Indian IT Minister Announces Plans for New Regulations Combatting Deepfakes

The technology behind deepfakes, their potential impact, and the forthcoming regulations aimed at curbing their proliferation.

Aanchal Ghatak
New Update
Deep fake
  • Centre to Unveil Comprehensive Framework to Combat Deepfakes in 10 Days
  • The imminent government framework in India set to combat deepfakes, the digitally altered videos threatening democracy.

Camera applications have evolved significantly, offering users a plethora of options—from elongating legs to erasing blemishes and even adding playful animal ears. However, the latest advancement takes a more complex turn: the emergence of "deepfakes."

These deepfakes denote manipulated videos and digitally altered representations, crafted using advanced artificial intelligence techniques. They produce seemingly authentic images and sounds, blurring the line between reality and fiction. The rapid accessibility of this technology to the general public has enabled the creation of these fabricated yet highly convincing visuals and audio clips.

Terming deepfakes as a severe threat to democracy, India's Minister of Electronics and Information Technology, Ashwini Vaishnaw, vowed to implement new regulations imminently to combat the escalating menace of digitally altered content. In a high-profile meeting with social media platforms on Thursday, the minister emphasized the urgent need for concerted action in multiple key areas, including detection, prevention, bolstering reporting mechanisms, and enhancing user awareness.


"We will start drafting regulation today itself, and within a short time we will have a new set of regulations for deepfakes… this could be in the form of amending existing frameworks or introducing new rules or laws," Vaishnaw informed reporters.

In a resolute move against the burgeoning threat of deepfakes, the Indian government has announced an imminent framework aimed at tackling the proliferation of digitally manipulated content. Promising swift action, the Centre has set a ten-day timeline to identify actionable strategies to combat the menace posed by deepfakes.

This comprehensive framework is poised to target key areas crucial in the fight against deepfakes, including detection, curbing misinformation, preventing their widespread dissemination, fortifying reporting mechanisms, and fostering heightened awareness among the populace.


IT Minister Ashwini Vaishnaw affirmed the government's commitment, stating that immediate steps will be taken to draft new regulations specifically designed to combat the rising tide of deepfakes. Among the measures under consideration is the proposition to impose penalties on individuals involved in the creation or dissemination of deepfakes, as well as platforms that host such deceitful content.

This forthcoming framework represents a concerted effort by the government to address the multifaceted challenges posed by deepfakes, reflecting a determination to fortify defenses against the dissemination of manipulated content across digital platforms.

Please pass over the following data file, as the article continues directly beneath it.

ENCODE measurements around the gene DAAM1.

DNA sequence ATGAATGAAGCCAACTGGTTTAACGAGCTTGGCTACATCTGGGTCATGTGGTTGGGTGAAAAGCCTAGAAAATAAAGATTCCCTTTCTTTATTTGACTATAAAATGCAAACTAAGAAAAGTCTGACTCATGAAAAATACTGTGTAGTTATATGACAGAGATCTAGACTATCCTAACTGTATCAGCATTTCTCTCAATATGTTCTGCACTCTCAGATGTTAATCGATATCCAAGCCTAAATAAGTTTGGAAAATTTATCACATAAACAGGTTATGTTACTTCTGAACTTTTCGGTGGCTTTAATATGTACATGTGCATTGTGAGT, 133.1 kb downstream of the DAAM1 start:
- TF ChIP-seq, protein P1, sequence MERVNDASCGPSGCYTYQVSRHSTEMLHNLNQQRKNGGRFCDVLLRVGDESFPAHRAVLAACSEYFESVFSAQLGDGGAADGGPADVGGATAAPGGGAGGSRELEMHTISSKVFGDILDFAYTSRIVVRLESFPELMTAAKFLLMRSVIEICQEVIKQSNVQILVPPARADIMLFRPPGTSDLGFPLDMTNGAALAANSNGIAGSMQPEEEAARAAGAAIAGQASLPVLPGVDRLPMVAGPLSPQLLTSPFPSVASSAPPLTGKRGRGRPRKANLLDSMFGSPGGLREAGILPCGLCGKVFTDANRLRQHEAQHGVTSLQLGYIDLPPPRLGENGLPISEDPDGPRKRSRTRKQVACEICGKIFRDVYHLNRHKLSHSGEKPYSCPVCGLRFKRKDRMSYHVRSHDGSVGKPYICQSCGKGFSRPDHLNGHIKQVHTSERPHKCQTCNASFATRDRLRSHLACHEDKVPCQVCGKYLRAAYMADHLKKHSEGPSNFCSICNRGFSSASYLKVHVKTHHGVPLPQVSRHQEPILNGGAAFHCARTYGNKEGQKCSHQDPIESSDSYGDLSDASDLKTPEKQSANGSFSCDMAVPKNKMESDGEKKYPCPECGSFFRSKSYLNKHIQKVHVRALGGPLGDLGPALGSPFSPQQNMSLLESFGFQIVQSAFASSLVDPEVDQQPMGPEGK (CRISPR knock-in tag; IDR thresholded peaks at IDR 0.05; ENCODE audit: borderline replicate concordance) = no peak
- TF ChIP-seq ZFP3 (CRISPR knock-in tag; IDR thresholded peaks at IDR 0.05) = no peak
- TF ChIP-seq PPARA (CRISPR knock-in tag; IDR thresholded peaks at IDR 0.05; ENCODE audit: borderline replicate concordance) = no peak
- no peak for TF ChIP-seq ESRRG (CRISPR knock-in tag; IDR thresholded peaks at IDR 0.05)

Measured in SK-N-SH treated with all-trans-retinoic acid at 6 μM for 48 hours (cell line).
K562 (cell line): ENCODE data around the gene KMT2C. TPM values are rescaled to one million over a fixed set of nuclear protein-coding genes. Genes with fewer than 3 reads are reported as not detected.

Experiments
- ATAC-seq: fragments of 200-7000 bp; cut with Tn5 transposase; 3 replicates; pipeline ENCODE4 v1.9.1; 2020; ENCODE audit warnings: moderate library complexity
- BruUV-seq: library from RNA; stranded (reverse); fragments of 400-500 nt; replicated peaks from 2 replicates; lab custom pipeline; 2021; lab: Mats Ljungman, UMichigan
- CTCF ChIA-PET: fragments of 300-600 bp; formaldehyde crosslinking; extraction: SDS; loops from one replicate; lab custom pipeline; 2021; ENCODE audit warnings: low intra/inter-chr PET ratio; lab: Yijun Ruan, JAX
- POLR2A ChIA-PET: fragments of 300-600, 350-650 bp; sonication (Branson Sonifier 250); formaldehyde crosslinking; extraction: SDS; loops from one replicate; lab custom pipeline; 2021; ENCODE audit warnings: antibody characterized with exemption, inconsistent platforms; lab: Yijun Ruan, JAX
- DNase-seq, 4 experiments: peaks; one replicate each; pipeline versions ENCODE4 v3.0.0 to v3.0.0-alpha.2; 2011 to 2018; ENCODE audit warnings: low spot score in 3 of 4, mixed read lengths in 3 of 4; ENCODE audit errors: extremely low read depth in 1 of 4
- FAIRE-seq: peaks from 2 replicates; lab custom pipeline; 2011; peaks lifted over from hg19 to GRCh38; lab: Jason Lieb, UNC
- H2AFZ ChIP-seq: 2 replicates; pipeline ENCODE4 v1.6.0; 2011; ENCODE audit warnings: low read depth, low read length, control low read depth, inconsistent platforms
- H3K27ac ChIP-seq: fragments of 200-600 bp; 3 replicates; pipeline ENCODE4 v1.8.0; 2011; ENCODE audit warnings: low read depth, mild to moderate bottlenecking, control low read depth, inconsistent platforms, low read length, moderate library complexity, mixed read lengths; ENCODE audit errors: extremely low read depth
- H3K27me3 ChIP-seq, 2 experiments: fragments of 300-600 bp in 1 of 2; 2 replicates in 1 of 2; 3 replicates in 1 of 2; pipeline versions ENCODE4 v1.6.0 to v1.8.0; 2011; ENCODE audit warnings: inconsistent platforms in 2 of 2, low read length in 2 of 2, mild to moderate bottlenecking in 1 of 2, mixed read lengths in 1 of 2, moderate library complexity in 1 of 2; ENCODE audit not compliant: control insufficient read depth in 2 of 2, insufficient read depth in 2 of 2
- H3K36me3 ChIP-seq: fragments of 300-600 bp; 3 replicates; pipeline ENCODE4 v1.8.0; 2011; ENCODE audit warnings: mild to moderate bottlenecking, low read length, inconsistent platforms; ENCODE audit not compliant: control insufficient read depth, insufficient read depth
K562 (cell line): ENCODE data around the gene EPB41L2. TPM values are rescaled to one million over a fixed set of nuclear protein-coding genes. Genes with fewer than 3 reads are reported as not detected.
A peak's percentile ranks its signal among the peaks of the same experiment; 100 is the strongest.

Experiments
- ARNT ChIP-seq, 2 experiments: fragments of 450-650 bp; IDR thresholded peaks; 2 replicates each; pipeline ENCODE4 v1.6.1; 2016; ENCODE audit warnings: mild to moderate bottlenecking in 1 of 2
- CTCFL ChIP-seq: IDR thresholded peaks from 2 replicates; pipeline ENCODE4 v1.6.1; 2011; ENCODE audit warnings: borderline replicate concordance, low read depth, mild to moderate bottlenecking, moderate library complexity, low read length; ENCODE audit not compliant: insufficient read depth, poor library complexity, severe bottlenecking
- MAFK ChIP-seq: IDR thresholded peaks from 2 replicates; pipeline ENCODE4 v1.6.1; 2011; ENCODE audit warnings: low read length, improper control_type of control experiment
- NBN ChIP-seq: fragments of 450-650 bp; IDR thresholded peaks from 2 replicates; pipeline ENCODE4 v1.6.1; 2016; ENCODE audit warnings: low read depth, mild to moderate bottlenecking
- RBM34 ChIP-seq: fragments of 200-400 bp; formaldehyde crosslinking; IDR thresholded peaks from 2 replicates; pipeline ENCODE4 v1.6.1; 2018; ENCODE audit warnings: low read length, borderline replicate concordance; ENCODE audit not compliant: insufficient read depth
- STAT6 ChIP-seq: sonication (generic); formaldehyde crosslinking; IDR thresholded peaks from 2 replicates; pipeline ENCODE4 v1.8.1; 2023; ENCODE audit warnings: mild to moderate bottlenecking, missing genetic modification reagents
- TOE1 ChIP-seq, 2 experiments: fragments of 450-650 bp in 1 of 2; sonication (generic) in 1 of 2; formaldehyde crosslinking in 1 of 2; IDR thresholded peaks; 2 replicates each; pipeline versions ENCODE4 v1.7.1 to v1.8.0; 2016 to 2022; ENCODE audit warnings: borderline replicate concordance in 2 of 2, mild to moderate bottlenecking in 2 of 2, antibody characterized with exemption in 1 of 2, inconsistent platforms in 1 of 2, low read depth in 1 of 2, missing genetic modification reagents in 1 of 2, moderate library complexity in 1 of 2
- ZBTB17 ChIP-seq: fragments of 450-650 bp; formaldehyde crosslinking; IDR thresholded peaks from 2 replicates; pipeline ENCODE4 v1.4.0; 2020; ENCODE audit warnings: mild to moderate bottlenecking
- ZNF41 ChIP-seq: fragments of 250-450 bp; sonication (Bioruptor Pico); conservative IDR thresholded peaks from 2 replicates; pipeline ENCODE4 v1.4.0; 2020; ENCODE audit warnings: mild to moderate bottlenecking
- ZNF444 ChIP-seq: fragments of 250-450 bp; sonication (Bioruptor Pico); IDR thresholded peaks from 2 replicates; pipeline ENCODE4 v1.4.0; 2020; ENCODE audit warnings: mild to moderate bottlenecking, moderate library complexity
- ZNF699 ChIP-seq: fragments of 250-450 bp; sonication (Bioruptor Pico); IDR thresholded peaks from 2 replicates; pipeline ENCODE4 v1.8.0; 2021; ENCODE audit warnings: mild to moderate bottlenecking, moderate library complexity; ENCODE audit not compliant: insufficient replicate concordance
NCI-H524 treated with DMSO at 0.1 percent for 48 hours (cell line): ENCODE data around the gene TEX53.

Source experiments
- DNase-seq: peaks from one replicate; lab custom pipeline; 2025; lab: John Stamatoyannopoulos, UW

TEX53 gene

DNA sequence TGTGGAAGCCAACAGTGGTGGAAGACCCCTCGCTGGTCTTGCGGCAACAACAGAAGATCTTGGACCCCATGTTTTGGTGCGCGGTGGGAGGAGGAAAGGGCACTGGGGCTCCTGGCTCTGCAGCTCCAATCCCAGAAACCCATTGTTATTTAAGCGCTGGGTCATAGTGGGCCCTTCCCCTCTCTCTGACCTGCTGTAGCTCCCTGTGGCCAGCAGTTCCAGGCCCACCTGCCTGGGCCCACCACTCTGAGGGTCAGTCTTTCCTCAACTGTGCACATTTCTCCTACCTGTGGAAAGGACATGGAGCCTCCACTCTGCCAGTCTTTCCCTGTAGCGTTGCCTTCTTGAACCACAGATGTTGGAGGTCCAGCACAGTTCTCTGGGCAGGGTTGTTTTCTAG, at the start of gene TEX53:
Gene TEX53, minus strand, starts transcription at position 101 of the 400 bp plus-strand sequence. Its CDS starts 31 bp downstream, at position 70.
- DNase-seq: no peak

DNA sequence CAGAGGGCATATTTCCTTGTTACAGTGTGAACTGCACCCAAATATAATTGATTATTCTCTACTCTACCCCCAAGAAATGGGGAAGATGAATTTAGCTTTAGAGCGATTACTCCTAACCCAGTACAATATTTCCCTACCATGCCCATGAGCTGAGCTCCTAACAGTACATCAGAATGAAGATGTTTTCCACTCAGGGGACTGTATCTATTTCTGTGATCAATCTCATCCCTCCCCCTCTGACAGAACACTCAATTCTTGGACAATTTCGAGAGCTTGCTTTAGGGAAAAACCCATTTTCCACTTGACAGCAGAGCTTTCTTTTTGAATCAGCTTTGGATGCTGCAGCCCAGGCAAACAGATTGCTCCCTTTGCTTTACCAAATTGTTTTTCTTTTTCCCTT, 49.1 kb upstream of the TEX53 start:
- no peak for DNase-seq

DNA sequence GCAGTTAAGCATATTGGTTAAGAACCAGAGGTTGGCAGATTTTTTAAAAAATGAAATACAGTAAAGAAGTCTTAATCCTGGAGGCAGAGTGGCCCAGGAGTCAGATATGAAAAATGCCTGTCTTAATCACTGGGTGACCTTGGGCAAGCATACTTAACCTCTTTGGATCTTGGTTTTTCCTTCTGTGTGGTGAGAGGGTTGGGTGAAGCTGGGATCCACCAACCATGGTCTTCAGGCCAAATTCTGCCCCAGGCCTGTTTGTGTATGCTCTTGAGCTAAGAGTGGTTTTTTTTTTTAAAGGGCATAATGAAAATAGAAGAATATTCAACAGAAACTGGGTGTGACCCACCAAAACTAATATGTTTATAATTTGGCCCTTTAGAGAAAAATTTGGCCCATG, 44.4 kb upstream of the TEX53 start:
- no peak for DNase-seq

The government's rapid response to the burgeoning threat of deepfakes underscores its commitment to safeguarding democratic processes and protecting the rights of digital citizens in the online sphere. MeitY (Ministry of Electronics and Information Technology) has outlined a comprehensive four-pillared strategy focusing on detection, prevention, reporting mechanisms, and increased awareness to counter the proliferation of deepfakes.


Legal experts, including Ranjana Adhikari, Partner at INDUSLAW, have lauded the government's proactive stance, emphasizing the necessity for regulations that discourage dissemination, incentivize early reporting, penalize delays in addressing complaints, and restrict avenues for deepfake creation.

While regulations in countries like the US exempt certain forms of content such as parodies and satire from anti-deepfake laws, India might adopt a more stringent approach. The impending regulations will likely necessitate widespread education on recognizing deepfakes, challenging the conventional notion that 'seeing is believing.'

Recently, the SAG-AFTRA, a prominent union representing artists, raised global concerns about the dangers of 'Digital Replicas' (deepfakes). The potential misuse of deepfakes to tarnish reputations and impede professional opportunities for artists has drawn attention to the urgent need for protective measures in India's creative landscape.


Kumar Ritesh, Founder and CEO of CYFIRMA, underscored the necessity for consistent regulations targeting the creation, distribution, and malicious use of deepfake content. He highlighted the importance of collaboration between the government and tech companies to enforce these regulations effectively.

Furthermore, Ritesh advocated for public awareness campaigns, R&D funding for deepfake detection technologies, and international cooperation to address the transnational nature of deepfake threats. His sentiments echoed the sentiment that India, with its technological prowess, is poised to lead the global initiative against deepfake technology.

The imminent regulations signal a pivotal moment in India's battle against the pernicious impact of deepfakes, signaling a determined effort to fortify its defenses against digital misinformation and manipulation.